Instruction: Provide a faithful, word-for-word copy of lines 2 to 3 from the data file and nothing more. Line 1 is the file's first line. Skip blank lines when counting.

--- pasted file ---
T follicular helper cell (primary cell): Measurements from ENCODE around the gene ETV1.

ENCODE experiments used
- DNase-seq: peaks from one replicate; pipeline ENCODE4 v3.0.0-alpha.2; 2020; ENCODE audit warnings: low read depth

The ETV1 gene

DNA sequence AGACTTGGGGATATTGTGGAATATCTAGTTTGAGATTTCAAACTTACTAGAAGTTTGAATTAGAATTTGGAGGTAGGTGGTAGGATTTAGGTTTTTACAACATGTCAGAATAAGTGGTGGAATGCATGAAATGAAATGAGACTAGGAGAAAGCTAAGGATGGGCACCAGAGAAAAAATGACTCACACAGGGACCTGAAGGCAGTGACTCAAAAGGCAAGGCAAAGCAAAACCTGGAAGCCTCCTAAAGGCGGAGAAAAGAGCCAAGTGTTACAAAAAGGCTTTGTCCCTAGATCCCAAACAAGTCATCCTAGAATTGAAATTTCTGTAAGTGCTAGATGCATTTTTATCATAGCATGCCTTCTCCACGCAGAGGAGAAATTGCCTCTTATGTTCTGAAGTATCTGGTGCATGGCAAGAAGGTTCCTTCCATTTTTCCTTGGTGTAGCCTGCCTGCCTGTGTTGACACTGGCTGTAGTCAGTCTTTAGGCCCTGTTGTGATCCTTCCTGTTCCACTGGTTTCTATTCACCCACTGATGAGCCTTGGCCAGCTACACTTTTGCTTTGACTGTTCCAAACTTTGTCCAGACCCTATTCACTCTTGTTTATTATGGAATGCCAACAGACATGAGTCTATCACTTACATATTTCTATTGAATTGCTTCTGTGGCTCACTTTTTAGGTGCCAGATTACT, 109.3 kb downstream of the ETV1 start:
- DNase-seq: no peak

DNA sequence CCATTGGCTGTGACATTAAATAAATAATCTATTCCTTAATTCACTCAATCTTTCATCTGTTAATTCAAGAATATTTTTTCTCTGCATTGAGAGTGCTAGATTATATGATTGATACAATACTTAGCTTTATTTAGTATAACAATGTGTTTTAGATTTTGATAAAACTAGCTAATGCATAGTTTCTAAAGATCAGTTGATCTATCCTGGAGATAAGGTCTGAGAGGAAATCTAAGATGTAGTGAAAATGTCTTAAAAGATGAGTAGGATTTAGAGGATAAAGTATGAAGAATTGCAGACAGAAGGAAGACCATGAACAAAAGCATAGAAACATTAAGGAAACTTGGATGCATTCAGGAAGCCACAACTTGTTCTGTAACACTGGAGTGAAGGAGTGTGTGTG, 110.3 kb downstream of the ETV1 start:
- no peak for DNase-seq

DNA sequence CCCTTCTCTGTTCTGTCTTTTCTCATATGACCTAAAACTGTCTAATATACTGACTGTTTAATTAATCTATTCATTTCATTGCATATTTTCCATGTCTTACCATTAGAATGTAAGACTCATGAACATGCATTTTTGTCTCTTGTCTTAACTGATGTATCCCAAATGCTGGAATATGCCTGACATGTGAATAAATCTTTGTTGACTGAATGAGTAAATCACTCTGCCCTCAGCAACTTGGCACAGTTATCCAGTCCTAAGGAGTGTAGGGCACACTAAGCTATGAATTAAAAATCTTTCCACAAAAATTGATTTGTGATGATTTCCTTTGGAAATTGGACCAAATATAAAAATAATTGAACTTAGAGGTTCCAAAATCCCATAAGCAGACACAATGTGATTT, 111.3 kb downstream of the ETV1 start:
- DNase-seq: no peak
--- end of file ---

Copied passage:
ENCODE experiments used
- DNase-seq: peaks from one replicate; pipeline ENCODE4 v3.0.0-alpha.2; 2020; ENCODE audit warnings: low read depth